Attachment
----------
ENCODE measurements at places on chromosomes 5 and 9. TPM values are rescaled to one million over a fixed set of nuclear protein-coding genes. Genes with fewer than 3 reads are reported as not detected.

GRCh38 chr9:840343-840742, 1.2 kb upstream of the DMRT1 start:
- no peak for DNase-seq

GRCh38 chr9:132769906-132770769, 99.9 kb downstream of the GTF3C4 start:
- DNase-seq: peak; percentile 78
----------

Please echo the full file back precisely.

ENCODE measurements at places on chromosomes 5 and 9. TPM values are rescaled to one million over a fixed set of nuclear protein-coding genes. Genes with fewer than 3 reads are reported as not detected.

GRCh38 chr9:840343-840742, 1.2 kb upstream of the DMRT1 start:
- no peak for DNase-seq

GRCh38 chr9:132769906-132770769, 99.9 kb downstream of the GTF3C4 start:
- DNase-seq: peak; percentile 78